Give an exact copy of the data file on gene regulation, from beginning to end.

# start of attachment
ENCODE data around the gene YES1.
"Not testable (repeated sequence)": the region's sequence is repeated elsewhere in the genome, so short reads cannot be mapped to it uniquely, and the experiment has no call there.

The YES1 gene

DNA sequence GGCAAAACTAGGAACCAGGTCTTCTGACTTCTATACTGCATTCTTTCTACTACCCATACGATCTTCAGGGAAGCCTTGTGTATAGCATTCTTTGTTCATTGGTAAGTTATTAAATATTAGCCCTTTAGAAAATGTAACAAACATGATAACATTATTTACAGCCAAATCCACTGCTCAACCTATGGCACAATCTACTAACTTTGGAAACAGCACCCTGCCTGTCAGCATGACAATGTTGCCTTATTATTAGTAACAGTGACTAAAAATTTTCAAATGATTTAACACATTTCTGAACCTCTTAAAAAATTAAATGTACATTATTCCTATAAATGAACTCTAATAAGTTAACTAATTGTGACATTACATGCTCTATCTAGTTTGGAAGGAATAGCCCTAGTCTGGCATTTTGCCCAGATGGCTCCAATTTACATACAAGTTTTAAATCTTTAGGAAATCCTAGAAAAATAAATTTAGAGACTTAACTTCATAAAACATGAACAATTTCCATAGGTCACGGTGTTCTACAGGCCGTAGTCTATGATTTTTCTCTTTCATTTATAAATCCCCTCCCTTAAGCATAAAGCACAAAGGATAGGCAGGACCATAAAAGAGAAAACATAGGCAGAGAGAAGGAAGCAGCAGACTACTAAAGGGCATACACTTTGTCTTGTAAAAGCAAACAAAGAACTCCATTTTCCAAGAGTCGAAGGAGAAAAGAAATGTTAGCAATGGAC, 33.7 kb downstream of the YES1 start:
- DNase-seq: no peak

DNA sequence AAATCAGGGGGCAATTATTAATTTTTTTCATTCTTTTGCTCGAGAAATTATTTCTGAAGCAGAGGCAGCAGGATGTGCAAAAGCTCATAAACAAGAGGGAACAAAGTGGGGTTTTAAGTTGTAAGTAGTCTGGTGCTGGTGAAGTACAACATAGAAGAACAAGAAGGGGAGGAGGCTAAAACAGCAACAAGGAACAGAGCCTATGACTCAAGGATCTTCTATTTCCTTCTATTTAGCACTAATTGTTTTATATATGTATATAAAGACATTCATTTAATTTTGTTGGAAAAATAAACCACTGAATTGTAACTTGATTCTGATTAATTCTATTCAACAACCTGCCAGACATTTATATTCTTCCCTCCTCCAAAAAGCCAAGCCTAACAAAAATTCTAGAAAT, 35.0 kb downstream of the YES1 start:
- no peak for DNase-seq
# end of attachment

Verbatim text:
ENCODE data around the gene YES1.
"Not testable (repeated sequence)": the region's sequence is repeated elsewhere in the genome, so short reads cannot be mapped to it uniquely, and the experiment has no call there.

The YES1 gene

DNA sequence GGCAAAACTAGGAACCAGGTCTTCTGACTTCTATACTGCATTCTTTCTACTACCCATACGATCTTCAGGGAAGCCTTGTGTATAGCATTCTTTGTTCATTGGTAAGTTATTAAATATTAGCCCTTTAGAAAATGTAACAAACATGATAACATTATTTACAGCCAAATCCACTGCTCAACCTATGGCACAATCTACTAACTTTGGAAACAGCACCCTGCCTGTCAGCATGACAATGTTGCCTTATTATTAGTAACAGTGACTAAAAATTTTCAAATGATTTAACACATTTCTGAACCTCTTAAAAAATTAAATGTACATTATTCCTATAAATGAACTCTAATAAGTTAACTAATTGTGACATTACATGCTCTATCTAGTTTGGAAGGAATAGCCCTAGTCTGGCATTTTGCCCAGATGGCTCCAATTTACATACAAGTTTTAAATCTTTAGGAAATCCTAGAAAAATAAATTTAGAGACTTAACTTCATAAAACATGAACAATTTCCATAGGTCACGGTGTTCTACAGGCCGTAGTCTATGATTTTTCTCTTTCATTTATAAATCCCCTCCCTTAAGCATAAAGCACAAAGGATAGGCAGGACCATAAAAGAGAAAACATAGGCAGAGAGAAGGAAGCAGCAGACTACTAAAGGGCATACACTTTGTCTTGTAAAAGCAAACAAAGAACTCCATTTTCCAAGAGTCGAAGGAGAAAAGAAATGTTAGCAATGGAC, 33.7 kb downstream of the YES1 start:
- DNase-seq: no peak

DNA sequence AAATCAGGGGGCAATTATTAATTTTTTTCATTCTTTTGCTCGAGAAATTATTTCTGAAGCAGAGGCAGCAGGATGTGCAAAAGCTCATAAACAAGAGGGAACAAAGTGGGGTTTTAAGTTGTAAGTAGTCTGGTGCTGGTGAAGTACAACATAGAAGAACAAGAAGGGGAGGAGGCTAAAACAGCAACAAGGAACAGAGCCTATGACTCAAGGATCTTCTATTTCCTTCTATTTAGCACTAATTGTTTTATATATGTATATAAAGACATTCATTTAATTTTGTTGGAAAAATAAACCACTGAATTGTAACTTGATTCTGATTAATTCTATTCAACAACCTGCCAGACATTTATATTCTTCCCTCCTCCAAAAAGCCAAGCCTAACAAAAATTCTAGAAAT, 35.0 kb downstream of the YES1 start:
- no peak for DNase-seq